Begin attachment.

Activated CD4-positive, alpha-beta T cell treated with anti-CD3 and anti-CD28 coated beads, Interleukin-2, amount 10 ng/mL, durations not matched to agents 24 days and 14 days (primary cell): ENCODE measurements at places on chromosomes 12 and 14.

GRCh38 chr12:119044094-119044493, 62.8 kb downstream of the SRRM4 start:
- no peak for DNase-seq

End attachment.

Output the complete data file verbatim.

Activated CD4-positive, alpha-beta T cell treated with anti-CD3 and anti-CD28 coated beads, Interleukin-2, amount 10 ng/mL, durations not matched to agents 24 days and 14 days (primary cell): ENCODE measurements at places on chromosomes 12 and 14.

GRCh38 chr12:119044094-119044493, 62.8 kb downstream of the SRRM4 start:
- no peak for DNase-seq